Developing & Validating a Mathematical Model to Quantify Air Quality in Colombo

Team : Dr. S. S. N. Perera, Dr. S. K. Boralugoda, Dr. Thilini Piyatilake

The air is a basic need of all life on planet earth. Unfortunately, the quality of air has fallen down and the main impact of polluted air on human is related to severe health hazards. This is a burning problem to the developing economy of countries like Sri Lanka. Urbanization and rapid development in these countries are the main reasons for air pollution. Therefore, it is important to identify the levels of the air pollution in cities in order to predetermine actions to improve the quality of air. There are lot of methods already available to measure the air quality, but these methods are based on direct measures of concentration of pollutants. The concentration cannot be measured continuously in countries like Sri Lanka by using direct measures due to lack of resources and financial support. Therefore, quantifying the levels of air pollution in cities using indirect technique is found practical.

The objective of this study is to develop a mathematical model to quantify air pollution using indirect measurements. Five most significant factors such as industries, population density, traffic intensity, green coverage and weather conditions are considered. The boundaries of the factors cannot be well defined. Therefore, fuzzy set theory is applied. Membership functions are defined for all the factors and those factors are combined using fuzzy operators. MATLAB program is used for the simulations. In order to construct and to validate the mathematical model, twenty three major cities in the world are considered. Then, the ranks of cities are compared with the PM2:5 concentration levels. Finally, a case study is carried out by selecting Colombo Municipal Council region in Sri Lanka.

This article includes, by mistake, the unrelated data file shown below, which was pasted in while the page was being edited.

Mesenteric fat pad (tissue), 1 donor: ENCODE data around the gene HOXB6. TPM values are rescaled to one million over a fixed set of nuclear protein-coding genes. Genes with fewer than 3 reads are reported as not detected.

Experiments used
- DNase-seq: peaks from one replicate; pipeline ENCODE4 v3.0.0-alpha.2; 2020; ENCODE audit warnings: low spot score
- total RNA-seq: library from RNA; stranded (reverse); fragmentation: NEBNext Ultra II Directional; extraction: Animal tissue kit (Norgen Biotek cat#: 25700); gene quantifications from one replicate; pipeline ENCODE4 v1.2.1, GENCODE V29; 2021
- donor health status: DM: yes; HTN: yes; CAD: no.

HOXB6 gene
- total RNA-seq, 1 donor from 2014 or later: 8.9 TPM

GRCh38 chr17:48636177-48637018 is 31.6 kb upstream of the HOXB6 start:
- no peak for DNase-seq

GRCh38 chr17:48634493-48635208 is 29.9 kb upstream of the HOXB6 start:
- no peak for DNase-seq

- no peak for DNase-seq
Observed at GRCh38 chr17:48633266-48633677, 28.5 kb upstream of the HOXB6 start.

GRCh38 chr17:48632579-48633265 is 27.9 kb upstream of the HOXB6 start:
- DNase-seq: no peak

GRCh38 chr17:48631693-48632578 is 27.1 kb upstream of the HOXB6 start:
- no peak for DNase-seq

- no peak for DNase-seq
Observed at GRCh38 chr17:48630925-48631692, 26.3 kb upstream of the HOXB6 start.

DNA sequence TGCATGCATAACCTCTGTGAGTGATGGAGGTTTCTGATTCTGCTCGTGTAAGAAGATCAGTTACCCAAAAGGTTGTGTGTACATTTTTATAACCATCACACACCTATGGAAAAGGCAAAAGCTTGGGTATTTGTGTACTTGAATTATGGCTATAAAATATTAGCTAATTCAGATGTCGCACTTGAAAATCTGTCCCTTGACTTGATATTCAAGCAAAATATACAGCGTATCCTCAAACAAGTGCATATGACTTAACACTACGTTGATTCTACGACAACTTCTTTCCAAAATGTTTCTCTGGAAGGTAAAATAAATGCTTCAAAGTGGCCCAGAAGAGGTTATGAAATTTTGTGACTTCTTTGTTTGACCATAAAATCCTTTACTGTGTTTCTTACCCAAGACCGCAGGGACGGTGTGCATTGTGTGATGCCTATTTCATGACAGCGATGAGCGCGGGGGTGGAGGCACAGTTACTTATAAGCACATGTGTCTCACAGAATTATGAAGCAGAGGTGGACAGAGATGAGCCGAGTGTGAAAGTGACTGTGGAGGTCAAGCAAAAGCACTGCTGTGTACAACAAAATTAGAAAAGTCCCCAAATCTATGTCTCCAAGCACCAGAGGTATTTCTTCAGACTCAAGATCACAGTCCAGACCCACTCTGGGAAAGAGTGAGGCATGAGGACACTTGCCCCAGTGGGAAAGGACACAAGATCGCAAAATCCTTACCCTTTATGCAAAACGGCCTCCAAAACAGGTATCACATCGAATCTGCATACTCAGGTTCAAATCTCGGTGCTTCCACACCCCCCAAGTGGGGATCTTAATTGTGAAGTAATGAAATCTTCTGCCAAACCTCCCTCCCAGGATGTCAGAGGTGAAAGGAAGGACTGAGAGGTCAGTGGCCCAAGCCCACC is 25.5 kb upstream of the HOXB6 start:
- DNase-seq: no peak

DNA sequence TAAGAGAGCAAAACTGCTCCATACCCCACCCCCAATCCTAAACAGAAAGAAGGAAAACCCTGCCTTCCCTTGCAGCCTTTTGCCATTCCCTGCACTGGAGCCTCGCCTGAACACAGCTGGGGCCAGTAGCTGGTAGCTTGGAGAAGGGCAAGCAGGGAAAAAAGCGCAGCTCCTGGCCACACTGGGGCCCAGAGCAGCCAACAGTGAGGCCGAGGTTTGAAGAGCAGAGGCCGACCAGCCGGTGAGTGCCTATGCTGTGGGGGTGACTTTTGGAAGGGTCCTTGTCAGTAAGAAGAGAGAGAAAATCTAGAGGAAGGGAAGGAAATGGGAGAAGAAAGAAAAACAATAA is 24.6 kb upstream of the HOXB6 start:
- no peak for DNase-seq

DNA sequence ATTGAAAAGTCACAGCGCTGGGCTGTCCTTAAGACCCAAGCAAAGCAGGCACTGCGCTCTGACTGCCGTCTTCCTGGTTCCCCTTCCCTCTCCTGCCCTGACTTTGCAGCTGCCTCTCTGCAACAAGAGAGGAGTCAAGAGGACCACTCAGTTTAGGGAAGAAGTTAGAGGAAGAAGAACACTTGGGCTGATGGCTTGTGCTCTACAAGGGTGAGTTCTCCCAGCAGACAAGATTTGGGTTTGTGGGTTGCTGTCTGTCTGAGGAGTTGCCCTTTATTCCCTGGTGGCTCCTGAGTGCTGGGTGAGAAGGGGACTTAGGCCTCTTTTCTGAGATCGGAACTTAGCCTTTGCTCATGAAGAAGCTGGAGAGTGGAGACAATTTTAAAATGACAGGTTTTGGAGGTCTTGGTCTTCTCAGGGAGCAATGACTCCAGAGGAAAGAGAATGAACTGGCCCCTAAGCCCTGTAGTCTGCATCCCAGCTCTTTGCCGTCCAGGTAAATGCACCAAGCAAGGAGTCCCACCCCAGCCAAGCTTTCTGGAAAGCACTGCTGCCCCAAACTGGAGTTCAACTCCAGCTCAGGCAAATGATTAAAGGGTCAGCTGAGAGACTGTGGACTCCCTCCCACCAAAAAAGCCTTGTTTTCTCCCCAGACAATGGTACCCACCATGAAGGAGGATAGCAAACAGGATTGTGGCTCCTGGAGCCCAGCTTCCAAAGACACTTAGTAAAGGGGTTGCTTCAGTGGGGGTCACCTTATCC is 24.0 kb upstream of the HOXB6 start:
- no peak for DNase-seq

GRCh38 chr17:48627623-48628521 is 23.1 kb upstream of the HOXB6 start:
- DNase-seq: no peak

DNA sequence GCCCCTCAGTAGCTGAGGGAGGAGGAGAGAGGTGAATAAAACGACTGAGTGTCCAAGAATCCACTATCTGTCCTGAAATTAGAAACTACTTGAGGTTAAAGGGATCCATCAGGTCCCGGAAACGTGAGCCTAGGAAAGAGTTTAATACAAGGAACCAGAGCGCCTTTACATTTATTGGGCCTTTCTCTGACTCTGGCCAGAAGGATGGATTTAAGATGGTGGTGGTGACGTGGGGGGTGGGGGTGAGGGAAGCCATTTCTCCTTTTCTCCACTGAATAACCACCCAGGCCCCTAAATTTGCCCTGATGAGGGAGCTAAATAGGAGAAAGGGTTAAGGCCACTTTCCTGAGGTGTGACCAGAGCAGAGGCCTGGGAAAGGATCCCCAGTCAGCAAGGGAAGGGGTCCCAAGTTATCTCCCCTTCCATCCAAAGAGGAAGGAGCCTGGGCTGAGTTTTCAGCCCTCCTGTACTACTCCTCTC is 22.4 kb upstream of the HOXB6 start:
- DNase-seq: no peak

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Development of a Mathematical Model to evaluate the risk of deliberate introduction of Plant species to Sri Lanka

Team : Dr. S. S. N. Perera, Prof. S. Chakraverty, Prof. S. M. W. Ranwala, Ms. H. O. W. Peiris

The purpose of this study is to develop a mathematical model for risk assessment that evaluates the invasion risk of invasive alien plant species based on their biological attributes. Data for most of the attributes were qualitative and in the form of linguistic terms. In order to handle the numerical and linguistic variables, we proposed three models in the fuzzy environment. In the first model, all the selected attributes were considered as equally important to invasiveness and in the second and third models, these are considered to be unequally important. The important weights for the biological attributes in these models were gathered from the group of experts in plant sciences. Proposed Model III incorporates more sophisticated linguistic tool than Model II. Model II gives better predictions in comparison to the first and third models and it is found to be better tracking system for identifying potential invaders as in the case of conventional risk assessment method.

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Mathematical Modeling for dynamics of dengue virus - A system approach

Team : Dr. S. S. N. Perera, Ms. Sulanie Perera

Dengue is a globally important vector-borne virus that causes a spectrum of diseases. There is an urgent need for a drug or vaccine against dengue, yet none are presently available.

Multiple factors have hindered the development of a successful vaccine. One such factor has been the poor understanding of the immune mechanism that is driving virus control during an infection.

In this context, it is important to understand the biological mechanism that is involved during an infection. Mathematical modeling of the underlying biological interactions has proven to be a powerful tool in the understanding of viral kinetics and disease outcomes.